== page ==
You appear to have both your spokespersons and era mixed up.  Newscaster John Cameron Swayze was the voice of the famous phrase.  A quick internet search reveals that Patrick would have been about four years old when his sixth cousin first uttered that slogan for Timex.

So, would drpro's post qualify as "fake news"? <g> 

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So, would drpro's post qualify as "fake news"?  

No. Unless he is not actually a "mojunk fan". He just hasn't demonstrated yet that he is a knowledgeable mojunk fan
(my reply stipulates that I actually understood what he meant by mojunk fan, which I am not sure of)

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...or, if you like oxymorons... how about, "erroneous facts"?

Yes, I like that, mostly because of the oxymoronouness of it

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Thank you for the update got my Johns and Patricks confused. 

Mojunk was something from the 60's we hams called Motorola products

My mind and body are failing!!

 

 

 

 

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I bought a pair of the Chinese walkies, not because I use them all that much, but just to see what I get for $15 each :)

Can someone provide a couple of production walkie frequencies that I can program in  when I get them just so as not to be one of those guys with the business radios on the set?  I look at Google but didn't really find what I was looking for.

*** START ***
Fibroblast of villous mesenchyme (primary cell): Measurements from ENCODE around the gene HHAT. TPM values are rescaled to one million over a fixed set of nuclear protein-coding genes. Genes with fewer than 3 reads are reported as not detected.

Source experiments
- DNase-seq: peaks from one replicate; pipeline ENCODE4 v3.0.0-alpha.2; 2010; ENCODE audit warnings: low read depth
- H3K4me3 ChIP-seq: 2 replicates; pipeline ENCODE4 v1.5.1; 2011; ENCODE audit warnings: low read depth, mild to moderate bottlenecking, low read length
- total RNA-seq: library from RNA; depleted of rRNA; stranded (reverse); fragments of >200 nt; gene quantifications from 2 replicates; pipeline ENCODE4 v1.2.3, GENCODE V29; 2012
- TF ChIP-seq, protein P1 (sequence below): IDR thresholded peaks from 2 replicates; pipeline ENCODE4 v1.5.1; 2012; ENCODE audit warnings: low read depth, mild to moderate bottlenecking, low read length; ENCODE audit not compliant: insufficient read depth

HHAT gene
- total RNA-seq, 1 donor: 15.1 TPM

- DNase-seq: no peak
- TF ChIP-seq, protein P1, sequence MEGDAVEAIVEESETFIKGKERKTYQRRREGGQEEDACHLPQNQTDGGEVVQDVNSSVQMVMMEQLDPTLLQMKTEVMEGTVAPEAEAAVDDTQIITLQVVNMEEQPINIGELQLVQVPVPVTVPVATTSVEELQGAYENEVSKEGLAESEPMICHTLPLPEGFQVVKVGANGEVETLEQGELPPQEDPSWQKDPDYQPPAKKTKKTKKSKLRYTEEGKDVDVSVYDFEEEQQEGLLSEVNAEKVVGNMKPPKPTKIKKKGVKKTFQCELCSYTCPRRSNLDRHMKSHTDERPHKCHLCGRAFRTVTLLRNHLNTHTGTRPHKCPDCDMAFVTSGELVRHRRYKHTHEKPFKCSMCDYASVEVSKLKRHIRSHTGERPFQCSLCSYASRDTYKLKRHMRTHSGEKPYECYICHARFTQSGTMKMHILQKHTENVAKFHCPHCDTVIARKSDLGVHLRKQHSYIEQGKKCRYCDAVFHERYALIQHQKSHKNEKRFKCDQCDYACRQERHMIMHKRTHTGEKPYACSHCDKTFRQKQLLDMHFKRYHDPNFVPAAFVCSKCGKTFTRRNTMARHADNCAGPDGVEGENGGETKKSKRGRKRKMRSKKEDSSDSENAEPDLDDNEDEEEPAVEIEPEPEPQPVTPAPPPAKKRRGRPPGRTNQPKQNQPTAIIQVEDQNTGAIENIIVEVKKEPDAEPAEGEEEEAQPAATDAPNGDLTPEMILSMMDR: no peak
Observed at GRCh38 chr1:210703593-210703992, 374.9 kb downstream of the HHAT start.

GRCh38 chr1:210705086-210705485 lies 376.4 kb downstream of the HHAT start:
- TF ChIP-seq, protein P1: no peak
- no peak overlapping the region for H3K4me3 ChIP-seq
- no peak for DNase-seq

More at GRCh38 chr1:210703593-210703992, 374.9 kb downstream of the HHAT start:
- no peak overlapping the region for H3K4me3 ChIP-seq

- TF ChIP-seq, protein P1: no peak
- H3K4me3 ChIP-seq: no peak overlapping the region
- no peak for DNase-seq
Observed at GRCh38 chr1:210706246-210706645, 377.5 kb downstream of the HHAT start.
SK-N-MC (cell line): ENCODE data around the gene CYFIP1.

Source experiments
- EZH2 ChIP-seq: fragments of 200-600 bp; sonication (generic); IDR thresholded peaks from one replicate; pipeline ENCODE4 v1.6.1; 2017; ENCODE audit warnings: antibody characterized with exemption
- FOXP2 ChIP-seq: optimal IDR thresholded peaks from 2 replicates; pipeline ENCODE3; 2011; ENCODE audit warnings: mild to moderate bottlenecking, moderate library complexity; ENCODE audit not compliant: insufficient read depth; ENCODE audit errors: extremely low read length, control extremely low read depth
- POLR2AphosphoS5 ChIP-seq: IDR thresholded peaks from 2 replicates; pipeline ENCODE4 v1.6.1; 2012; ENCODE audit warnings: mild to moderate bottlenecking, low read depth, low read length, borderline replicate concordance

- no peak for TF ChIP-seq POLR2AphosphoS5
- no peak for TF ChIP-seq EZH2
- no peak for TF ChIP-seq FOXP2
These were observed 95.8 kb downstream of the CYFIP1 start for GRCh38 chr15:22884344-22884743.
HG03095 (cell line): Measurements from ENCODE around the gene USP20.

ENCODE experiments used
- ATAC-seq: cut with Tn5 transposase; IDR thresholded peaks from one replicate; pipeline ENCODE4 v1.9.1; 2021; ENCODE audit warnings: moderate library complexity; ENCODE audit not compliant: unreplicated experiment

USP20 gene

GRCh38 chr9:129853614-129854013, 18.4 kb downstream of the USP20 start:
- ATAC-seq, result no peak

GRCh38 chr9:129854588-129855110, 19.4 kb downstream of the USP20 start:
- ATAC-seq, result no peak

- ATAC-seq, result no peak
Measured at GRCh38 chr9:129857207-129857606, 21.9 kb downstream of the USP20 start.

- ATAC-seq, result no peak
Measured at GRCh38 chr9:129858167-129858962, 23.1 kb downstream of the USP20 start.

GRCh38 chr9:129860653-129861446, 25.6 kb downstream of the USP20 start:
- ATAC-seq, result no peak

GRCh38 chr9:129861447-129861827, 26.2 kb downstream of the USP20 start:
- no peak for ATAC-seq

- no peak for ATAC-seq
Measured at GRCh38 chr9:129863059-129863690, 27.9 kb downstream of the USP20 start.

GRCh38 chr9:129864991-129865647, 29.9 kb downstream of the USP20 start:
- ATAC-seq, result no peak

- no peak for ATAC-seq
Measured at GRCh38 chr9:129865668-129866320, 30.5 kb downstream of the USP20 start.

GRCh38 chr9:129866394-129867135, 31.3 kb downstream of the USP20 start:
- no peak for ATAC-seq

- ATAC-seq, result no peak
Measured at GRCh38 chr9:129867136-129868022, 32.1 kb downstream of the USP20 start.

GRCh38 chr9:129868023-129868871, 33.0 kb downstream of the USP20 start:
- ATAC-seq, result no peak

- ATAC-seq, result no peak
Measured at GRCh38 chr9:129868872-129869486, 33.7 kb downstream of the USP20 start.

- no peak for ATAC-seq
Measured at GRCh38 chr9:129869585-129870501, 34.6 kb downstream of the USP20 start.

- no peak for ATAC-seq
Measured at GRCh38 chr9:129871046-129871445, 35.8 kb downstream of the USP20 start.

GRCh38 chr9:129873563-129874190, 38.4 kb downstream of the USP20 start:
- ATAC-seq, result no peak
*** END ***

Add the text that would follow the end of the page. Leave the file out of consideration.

D.

 

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iCom are really good for performance and build

I had 6 of them but no longer needed them

mike

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On 4/8/2017 at 1:22 AM, tourtelot said:

I bought a pair of the Chinese walkies, not because I use them all that much, but just to see what I get for $15 each :)

Can someone provide a couple of production walkie frequencies that I can program in  when I get them just so as not to be one of those guys with the business radios on the set?  I look at Google but didn't really find what I was looking for.

D.

 

The motoroloa cp200 is by far the most common production radio out there. Most of them are in the UHF band and operate on a very wide frequency range. In the southeast I find that most of the programmed channels fall in the 461-464mHz range. I like to use an RTL-SDR usb radio receiver to very quickly find communications channels. 

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11 hours ago, D Simmons said:

 I like to use an RTL-SDR usb radio receiver to very quickly find communications channels. 

Yep. Can't beat a >2.5MHz wide waterfall to see where those signals are.   which UI?  HDSDR or SDRSharp ?

HDSDR doesn't have any bandpass filtering on its FM decoder, so it sounds bad when picking out wireless Tx.    SDRSharp works on my home PC but not my work PC for some reason.

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For actual ham radio stuff I use SDR console v2, it has a 64bit engine and to my ears a better sounding dsp. SDR console doesn't have a mac version though, so for work stuff I use CubicSDR on a macbook pro. CubicSDR isn't as nice of an interface but the DSP is of equal quality I think, plus when dealing with UHF and VHF you don't really need all the fancy logging and digital modes. 

An SDR reciever and FreqFinder on an Iphone can really solve tons of RF problems on location.